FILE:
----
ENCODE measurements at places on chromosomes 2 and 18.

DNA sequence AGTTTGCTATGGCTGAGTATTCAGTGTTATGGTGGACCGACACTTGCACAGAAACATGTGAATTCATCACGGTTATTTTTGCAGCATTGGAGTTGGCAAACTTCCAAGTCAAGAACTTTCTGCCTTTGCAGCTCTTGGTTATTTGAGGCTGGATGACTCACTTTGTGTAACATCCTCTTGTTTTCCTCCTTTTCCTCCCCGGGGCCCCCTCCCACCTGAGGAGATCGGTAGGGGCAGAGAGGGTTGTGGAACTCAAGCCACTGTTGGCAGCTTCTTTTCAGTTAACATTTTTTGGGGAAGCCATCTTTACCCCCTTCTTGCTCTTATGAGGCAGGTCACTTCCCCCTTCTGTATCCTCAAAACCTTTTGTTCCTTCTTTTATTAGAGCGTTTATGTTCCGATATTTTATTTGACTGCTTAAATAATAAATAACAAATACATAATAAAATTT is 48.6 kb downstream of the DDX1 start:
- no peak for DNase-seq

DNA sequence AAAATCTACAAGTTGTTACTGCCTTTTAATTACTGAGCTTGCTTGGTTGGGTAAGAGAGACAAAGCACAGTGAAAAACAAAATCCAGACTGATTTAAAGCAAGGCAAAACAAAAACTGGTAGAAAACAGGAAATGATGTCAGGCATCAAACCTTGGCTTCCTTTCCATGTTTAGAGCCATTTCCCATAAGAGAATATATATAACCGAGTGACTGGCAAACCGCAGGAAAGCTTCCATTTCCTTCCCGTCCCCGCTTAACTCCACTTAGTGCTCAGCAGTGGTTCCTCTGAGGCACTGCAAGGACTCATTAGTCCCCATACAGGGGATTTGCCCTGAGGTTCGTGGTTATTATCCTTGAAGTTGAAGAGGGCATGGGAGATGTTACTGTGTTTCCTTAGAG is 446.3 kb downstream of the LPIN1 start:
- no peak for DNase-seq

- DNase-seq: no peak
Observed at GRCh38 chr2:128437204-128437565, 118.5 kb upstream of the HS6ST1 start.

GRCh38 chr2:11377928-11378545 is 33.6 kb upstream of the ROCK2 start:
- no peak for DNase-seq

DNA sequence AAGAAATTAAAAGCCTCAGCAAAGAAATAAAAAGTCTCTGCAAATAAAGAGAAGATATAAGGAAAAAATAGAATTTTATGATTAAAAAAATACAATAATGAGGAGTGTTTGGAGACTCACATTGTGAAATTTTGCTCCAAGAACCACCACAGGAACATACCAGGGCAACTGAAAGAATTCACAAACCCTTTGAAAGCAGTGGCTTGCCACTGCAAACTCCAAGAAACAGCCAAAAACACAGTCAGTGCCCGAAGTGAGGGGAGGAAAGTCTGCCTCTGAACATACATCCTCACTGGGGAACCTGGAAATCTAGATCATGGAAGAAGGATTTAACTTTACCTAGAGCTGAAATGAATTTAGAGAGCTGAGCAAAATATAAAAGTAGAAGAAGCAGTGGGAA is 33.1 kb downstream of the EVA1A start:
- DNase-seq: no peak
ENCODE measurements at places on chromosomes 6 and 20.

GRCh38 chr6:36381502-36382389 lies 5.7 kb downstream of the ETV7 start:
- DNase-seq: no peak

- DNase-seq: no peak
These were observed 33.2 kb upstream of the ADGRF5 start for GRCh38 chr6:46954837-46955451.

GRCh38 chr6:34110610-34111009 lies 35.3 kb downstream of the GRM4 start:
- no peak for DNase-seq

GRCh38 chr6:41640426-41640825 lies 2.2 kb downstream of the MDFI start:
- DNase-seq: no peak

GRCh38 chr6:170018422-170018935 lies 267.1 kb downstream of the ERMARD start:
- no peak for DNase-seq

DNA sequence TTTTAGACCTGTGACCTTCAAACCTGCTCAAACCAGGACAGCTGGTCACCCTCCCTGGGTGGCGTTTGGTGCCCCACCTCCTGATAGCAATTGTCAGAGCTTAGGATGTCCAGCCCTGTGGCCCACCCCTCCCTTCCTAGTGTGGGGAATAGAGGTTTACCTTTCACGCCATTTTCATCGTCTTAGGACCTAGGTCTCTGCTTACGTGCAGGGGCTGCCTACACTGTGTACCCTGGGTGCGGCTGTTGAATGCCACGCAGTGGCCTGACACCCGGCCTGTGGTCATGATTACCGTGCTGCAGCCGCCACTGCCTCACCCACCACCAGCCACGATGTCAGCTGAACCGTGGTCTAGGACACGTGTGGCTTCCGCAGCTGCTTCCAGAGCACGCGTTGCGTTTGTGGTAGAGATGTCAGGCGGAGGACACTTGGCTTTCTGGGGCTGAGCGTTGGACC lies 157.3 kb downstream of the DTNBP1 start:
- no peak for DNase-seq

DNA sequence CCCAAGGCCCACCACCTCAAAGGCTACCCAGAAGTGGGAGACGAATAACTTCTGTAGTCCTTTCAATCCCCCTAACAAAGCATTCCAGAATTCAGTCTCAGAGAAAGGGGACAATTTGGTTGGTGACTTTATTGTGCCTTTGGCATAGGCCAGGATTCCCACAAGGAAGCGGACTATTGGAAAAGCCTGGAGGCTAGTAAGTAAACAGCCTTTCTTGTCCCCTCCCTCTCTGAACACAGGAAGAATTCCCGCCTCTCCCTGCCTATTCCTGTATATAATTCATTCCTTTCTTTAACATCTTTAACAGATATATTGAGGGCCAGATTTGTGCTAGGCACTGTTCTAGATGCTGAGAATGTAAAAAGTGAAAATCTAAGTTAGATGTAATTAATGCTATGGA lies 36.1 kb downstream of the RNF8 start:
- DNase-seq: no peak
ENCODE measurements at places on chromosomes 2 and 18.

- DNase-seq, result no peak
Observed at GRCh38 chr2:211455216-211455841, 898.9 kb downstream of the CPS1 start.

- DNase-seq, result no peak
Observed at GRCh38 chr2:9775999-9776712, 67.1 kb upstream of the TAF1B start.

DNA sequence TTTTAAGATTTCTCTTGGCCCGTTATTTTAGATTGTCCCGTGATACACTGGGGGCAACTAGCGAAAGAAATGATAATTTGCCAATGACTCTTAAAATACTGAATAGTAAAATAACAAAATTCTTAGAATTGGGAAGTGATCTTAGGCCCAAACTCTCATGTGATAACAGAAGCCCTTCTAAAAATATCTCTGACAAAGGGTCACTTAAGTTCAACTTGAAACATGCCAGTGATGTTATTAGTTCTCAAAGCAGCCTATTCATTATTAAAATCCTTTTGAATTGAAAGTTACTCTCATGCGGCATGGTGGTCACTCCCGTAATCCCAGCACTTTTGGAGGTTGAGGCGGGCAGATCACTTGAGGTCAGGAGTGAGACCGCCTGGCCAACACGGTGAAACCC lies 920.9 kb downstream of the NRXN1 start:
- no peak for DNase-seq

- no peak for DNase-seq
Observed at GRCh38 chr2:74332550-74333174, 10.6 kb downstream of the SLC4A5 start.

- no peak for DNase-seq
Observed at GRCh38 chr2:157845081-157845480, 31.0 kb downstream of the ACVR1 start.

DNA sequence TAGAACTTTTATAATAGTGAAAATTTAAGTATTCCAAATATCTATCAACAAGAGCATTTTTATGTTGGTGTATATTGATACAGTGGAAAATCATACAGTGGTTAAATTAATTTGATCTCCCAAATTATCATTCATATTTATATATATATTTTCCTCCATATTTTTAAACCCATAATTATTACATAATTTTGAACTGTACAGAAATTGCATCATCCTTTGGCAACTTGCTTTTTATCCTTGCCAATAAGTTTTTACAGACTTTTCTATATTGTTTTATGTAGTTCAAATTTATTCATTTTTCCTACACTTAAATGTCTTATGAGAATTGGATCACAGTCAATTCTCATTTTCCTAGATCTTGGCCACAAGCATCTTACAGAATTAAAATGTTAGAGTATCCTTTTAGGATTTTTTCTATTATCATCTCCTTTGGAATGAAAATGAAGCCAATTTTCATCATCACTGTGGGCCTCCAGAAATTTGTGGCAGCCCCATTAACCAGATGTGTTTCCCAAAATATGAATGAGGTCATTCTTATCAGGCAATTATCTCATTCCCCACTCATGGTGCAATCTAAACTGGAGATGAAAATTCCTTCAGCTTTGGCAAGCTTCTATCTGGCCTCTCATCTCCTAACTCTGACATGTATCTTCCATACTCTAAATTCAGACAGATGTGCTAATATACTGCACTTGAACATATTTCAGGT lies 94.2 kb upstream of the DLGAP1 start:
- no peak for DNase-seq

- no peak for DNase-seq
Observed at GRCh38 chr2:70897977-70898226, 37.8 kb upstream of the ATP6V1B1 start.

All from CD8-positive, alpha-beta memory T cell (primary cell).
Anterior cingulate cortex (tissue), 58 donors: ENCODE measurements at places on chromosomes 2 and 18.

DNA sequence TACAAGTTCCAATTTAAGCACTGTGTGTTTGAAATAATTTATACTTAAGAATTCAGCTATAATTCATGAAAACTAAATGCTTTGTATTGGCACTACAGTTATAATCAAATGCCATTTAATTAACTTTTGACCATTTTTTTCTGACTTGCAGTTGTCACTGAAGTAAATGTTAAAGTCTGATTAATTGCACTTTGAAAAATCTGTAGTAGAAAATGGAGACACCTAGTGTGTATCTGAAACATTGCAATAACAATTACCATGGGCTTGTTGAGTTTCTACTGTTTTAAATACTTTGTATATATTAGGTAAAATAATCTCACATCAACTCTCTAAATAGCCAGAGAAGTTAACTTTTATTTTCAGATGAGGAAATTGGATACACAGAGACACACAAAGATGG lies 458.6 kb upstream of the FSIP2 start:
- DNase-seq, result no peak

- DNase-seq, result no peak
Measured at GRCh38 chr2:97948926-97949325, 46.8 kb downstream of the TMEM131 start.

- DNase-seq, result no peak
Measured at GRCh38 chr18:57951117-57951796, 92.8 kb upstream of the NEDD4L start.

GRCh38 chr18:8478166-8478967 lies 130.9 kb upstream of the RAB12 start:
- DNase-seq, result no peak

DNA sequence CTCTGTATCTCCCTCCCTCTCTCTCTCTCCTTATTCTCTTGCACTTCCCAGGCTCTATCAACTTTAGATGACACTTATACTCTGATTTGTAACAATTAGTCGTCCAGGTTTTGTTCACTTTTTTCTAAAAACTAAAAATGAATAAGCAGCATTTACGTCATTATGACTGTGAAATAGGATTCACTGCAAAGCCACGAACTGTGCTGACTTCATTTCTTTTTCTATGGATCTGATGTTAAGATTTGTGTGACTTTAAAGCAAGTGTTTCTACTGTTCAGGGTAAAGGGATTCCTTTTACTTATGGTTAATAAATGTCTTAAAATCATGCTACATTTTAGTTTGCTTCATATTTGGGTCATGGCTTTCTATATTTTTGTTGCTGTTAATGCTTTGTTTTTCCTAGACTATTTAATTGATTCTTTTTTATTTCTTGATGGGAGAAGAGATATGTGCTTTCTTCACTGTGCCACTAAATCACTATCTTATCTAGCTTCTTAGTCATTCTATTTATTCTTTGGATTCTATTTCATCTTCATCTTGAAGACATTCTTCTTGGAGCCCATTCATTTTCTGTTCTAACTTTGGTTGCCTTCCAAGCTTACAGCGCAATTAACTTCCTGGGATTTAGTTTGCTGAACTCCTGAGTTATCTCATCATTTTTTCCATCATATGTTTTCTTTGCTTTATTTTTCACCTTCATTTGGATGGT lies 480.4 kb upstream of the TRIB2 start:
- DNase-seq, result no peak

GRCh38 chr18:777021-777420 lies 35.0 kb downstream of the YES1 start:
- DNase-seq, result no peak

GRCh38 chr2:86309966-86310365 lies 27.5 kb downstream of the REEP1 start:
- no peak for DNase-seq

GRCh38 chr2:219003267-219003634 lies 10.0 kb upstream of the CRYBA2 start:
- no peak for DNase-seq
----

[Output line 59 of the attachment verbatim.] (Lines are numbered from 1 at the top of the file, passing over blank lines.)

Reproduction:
- no peak for DNase-seq